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  • BS1400 Band Saw

    Note: while this review is of the BS1400 model, the owner's manual calls it the BS14002. I do not know if the addition of the number 2 signifies an upgrade or is just the full number not listed correctly in the catalog. The earlier "gray" version might have been the plain, old BS1400. In any case, the one being reviewed here is the orange version seen easily at any Home Depot store, usually selling for about $350.

    OK, this is a pretty basic band saw in the old style. It came with the standard metal guide blocks and the usual, right-angle positioned bearing behind the blade. The frame is cast iron, as is the work table. The wheels appear to be cast (not machined) iron, but they seem decently round, and the offset, 3/4-HP induction motor is attached to the lower wheel by means of an automotive type V-belt, shielded by a metal housing. The blade guard and upper guide assembly can be raised or lowered for a maximum cut of 6 inches by means of a single release knob. Ridgid offers a 6-inch extender for those who want the saw to resaw really large boards.

    The saw can be wired for either 120- or 240-volt operation. It came configured for the former, and that is where I left things. The manual offers rewireing instructions for a 240-volt hookup. The manual itself is better written than some of the other tool manuals I have seen.

    The saw comes with a stand that is decently stiff, with an additional metal sheet under the top surface to stiffen it up a bit. The motor is rubber mounted. Assembling the stand and saw was a relative snap.

    I do most of my woodworking out on a deck adjacent to my small shop (I am in north Florida, where this is possible 9 months of the year, with the summer months being just too hot), so I built a wooden platform under the stand, bolted them together, and installed 3-inch pivoting wheels on the bottom. This allows me to move the 200 pound assembly easily onto the deck.

    OK, now let's get down to the details.

    First, the saw vibrated too much out of the box. I discovered that the main offenders were the V-belt and the cast wheels. The belt was, well, junk, with a twist to it and too damned much stiffness. I went to an automotive parts shop and had the clerk (you need a clerk with a good attitude) go into the back and locate a flexible, segmented belt the same length. That solved much of the saw's vibration problem. I have the belt's stock/size number written down somewhere if anybody wants it.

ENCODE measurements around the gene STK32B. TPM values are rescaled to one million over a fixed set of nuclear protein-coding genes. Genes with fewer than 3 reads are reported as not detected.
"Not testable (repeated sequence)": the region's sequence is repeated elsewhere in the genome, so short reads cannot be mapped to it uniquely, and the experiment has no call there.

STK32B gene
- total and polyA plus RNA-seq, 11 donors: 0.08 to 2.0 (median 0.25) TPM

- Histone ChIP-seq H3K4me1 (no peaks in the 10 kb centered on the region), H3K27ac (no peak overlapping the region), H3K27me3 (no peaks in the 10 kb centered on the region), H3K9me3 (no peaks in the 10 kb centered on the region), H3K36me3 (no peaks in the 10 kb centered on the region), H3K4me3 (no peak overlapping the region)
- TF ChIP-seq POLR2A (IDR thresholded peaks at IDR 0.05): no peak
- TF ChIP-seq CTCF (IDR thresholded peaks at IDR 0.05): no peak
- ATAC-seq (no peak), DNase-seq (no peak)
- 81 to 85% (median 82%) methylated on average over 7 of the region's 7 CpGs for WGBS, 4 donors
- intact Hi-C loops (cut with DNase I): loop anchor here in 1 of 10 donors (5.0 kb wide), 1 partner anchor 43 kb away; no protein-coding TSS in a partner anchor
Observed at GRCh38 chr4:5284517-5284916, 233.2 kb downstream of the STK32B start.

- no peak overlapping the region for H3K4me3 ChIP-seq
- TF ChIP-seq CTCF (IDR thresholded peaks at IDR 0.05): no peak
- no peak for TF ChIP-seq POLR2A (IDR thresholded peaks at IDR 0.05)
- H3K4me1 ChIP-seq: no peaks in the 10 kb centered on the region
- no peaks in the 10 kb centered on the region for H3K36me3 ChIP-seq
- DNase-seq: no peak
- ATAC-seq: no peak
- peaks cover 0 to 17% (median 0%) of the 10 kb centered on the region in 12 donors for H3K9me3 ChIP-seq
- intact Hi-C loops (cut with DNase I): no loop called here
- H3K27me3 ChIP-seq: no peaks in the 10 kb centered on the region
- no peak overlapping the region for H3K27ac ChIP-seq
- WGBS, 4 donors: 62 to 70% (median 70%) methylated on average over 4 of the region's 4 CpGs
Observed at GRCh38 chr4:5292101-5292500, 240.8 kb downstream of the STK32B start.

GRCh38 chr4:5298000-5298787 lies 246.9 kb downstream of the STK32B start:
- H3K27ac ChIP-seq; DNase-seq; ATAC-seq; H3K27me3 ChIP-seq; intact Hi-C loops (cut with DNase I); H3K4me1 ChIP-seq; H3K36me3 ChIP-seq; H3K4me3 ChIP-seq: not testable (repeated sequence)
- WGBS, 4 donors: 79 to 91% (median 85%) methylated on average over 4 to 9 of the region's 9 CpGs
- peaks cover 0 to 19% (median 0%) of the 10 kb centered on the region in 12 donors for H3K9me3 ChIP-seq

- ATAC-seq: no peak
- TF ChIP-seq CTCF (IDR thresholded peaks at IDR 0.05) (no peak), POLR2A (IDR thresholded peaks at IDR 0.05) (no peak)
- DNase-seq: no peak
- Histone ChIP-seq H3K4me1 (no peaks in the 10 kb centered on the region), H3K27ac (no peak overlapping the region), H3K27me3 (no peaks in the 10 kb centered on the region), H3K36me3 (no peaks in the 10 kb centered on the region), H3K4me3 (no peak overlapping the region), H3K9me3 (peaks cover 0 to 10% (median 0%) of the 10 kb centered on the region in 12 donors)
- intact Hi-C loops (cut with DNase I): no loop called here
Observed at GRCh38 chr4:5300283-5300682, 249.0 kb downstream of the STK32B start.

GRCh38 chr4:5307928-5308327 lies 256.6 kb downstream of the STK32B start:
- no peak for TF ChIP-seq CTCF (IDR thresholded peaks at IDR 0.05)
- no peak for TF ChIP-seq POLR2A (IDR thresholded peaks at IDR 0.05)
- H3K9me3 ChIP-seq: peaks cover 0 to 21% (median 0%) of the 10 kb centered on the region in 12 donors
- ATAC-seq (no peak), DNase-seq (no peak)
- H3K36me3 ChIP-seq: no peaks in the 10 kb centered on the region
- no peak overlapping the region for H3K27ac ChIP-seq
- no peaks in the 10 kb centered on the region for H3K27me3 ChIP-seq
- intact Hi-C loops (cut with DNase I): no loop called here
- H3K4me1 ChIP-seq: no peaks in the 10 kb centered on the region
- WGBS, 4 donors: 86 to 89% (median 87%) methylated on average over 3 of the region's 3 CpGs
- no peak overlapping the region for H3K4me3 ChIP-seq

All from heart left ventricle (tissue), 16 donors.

I also installed little clip-on weights to each wheel. To do this accurately you need to remove the blade and V-belt and let gravity swing the wheels down to where the heavy sections are at the bottom. (This operation also allowed one to assess the condition of the wheel bearings.) You then clip the weight on at the top and check again to see if gravity pulls the wheels in any direction after releasing them at different positions. If they do not move they are balanced enough. If things are still off you need larger weights, a second weight, or a smaller weight. I was lucky, and I hit the mark on the first try. This modification solved nearly all of the remaining vibration problem.

    I topped off the anti-vibration mods by solidly mounting the motor. Yep, I removed the rubber mounts (which looked like afterthought jokes) and replaced them with a small sheet of properly drilled out 3/4-inch MDF. I also added additional stiffness to the stand's mounting plate by installing an additional and larger sheet of drilled-oout 3/4-inch MDF under the metal surface. Doing this mandated longer mounting screws and large washers below, needless to say. This series of modifications allowed the saw to be butter smooth in its operation. The rubber belts already installed on the wheels were no problem, although I did purchase two spares for future use.

    I also replaced the metal guide blocks with some fiber-material "cool blocks" that Ridgid was offering for sale at the time via their phone-order service. In addition, I removed the lower blade guard from the unit, because it appeared to not be needed at all and mainly functioned as a barrier to easily adjusting the lower guide blocks and bearing.

    While side-mounted rubbing blocks seem outdated compared to newer-design saws that use bearings in those locations, I believe that the blocks might have one advantage over bearings: they scrape the blade clean as it runs. Bearings might just compress built-up sludge on the blade surface as it runs and gradually pinch it too hard. This is just a theory, of course, with some woods possibly causing more problems than others.

    The upper and lower sections of the saw's cast-iron frame are held together by a large nut and bolt, plus large washers. There was space at that junction point for an additional smaller nut and bolt (and rectangular washers that I cut myself), and I installed them to make damned sure that the two sections locked together with little chance of the cast iron being overstressed.

    Finally, I expanded the size of the table by adding a wooden frame made out of 2x4 sections around its back edge, right-side, and front edge. The left-side edge got a narrower piece of wood so that the table could still tilt a few degrees in that direction. This wooden frame around the cast-iron table is screwed together and is held in place by additional screws running into the pre-drilled holes in the front and back of the table. The wooden section is kept in cosmetic shape by regular applications of lemon oil. The notch for blade removal in the cast-iron table is continued through the wooden extension section on the right side, with the groove in the wooden pieces held together with a stiff, quick-release crosspiece below. The overall table is now 20 x 18 inches in size, with lines scribed into the wooden extensions to help keep things aligned when doing freehand or fence cuts.